“The writers of the first post-war period were writers of condemnation and of violence; the writers of this post-war period are born in a world that has already been denounced and sentenced to death, they try to put together the pieces of a splintered society: […] this is their purpose in life”. So Fernanda Pivano (384-85)[1] defines the beat authors, writers and poets who emerged between the mid-40s and the mid-60s with a frantic writing often accompanied by an extreme lifestyle. One of the main spokesmen of the beat movement is undoubtedly Jack Kerouac, chosen by the younger generation as its main interpreter after the publication of On the Road, which sums up his years of restless wanderings through the United States and Mexico and depicts the way of living he chose. Kerouac’s breathless run towards a non-identifiable destination, entwined with alcohol, drugs and sexual promiscuity and recounted in On the Road has sometimes been seen as an escape or a self-contradictory way to avoid reality, but is in truth an authentic and spiritual search in life and for life.

Sal Paradise and Dean Moriarty, literary names for Jack Kerouac and Neal Cassady, embrace a restless life on the road to look for identity and authenticity. To accomplish this, they search the raw essence of reality where life can still keep its genuineness: among the people who have been marginalized from society, in hostile nature, in themselves. The physical road is idolized and transformed into the path that must be undertaken in the quest for truth and, for this reason, it has no set destination, as Dean points out throughout the book: “What’s your road, man? – holyboy road, madman road, rainbow road, guppy road, any road. It’s an anywhere road for anybody anyhow” (295). There is also something imperative and ineluctable in Sal and Dean’s quest: they have no other choice but to embrace it, embark on the road and never look back. This is maybe their most representative conversation: “‘Sal, we gotta go and never stop going till we get there.’ ‘Where we going, man?’ ‘I don’t know but we gotta go’” (279).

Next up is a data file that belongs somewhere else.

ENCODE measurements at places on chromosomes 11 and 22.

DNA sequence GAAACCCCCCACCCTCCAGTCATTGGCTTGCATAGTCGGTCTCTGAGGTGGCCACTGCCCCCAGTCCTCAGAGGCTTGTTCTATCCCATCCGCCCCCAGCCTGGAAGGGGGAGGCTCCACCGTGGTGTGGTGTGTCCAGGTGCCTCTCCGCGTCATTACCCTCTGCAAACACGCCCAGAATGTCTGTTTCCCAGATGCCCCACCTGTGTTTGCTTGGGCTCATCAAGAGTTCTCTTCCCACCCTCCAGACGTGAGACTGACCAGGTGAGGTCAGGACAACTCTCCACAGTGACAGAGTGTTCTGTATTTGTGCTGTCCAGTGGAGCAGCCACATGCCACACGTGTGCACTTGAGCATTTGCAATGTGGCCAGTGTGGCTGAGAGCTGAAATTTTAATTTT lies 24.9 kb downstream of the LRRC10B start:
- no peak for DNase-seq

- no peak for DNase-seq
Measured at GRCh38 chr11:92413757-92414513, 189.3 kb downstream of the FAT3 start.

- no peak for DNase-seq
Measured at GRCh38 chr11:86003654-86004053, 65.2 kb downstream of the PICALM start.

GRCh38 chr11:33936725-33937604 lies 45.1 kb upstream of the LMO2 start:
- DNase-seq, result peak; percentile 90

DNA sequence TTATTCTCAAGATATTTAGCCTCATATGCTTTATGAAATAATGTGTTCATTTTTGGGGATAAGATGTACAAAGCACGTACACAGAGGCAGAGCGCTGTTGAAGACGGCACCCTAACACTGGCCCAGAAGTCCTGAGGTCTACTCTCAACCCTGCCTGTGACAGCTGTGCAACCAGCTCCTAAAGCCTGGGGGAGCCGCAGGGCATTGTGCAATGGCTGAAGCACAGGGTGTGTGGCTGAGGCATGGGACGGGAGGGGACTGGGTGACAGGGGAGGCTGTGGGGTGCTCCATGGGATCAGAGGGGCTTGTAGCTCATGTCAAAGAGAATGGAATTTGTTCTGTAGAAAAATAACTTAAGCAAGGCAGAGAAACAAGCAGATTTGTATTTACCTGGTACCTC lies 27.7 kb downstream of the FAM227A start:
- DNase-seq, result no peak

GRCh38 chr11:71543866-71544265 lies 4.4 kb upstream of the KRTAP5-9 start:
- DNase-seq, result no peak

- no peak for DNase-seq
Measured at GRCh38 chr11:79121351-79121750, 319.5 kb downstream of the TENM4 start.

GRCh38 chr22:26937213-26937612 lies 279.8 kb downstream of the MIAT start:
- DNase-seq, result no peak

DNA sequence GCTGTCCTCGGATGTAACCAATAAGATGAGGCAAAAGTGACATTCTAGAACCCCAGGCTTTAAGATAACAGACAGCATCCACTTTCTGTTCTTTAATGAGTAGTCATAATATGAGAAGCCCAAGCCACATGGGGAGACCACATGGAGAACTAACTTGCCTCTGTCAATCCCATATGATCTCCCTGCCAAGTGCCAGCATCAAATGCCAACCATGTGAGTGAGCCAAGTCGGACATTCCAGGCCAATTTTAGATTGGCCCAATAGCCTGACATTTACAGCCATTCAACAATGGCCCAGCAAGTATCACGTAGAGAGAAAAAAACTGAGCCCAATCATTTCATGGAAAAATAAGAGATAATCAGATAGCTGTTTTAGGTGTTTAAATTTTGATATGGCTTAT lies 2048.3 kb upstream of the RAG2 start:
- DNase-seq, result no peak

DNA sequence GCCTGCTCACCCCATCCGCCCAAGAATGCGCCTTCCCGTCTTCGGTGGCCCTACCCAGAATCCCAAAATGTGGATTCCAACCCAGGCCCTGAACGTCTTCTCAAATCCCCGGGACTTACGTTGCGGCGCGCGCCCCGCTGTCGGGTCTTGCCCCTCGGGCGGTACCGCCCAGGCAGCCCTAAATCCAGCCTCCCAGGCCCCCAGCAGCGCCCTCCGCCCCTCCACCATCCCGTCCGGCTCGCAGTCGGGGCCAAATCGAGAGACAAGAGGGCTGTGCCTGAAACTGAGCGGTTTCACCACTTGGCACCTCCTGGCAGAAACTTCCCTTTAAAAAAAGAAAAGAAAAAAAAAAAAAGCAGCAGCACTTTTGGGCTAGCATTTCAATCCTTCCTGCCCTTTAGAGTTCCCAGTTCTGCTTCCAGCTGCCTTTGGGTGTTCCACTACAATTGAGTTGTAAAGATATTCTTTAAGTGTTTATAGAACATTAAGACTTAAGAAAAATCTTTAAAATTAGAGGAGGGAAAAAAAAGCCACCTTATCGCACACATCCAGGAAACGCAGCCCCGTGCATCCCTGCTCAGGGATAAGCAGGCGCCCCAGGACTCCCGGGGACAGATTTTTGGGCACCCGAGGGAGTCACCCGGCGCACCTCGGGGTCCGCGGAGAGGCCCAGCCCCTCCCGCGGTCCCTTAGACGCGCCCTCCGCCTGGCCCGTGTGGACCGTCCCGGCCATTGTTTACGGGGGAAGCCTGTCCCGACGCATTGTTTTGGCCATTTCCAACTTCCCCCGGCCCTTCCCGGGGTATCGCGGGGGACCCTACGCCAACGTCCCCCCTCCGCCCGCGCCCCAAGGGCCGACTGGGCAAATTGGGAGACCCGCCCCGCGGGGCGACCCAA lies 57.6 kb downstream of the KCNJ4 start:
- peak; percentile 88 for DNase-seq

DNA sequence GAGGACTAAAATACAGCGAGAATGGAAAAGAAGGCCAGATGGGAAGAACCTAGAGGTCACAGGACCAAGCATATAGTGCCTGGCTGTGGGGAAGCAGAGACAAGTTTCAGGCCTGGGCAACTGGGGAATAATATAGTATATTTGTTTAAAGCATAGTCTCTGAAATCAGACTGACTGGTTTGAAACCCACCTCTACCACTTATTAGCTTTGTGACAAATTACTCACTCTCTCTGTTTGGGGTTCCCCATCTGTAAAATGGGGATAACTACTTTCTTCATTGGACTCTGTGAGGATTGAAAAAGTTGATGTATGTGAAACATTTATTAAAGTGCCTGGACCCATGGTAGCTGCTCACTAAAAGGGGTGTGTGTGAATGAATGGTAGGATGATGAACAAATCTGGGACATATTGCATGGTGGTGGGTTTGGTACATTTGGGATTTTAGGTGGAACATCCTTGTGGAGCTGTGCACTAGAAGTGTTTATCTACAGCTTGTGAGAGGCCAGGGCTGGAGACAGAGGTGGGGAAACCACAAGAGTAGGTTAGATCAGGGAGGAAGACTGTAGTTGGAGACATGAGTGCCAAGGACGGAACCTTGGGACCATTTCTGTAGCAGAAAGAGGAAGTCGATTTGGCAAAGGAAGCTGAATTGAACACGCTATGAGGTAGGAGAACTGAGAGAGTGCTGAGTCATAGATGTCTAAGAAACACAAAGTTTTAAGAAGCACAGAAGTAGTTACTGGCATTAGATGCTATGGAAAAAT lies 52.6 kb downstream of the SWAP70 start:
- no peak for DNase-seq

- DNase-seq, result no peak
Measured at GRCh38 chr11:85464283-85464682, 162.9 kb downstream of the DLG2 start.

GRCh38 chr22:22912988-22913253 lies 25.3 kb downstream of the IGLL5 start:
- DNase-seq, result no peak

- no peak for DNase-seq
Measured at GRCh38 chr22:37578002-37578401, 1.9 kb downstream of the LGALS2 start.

As Steve Wilson explains, to look for authenticity, Jack and Neal reject the accepted values of conformity and security craved by the shaken post-war American society because they believe them to be artificial (302-03). “The life of the outsider”, he argues, “was for them the last place where authenticity survived in the manufactured world of America” (303). Thus, Kerouac’s life interlaces with the lives of those who dwell beyond the borders of civilized society, including criminals, beggars and migrants as Terry, the Mexican cotton-field worker he has a relationship with. Kerouac does more than simply try to understand these people: he “[attempts] to become them for a time” (Wilson 303), as he does when he chooses to work for some months in a cotton field with Terry, experiencing the difficulties and harshness of her daily routine. On the other hand, it could be argued that the lifestyle that accompanies many beat authors during their search is indicative of a will to evade reality, as Cristina Felea does, stating that “activities such as sex, use of drugs and alcohol to more radical forms such as criminality” are “escape fantasies” (10). However, for the beat writers drugs and alcohol should be seen, rather than like means of escape, like means to stimulate their individuality and to free themselves from external influence and also from internal restraints. For these authors, the “derangement of the senses”, as defined by Kerouac in an article published in 1958 in the Esquire Magazine, often serves the purpose of achieving a wider insight and honesty with oneself, as some episodes recounted in On the Road illustrate. Examples of these attempts are Carlo and Dean’s drug-driven nights of talks, which aim at sincere and immediate expression, as Carlo explains: “We’re trying to communicate with absolute honesty and absolute completeness everything on our minds. We’ve had to take Benzedrine” (50).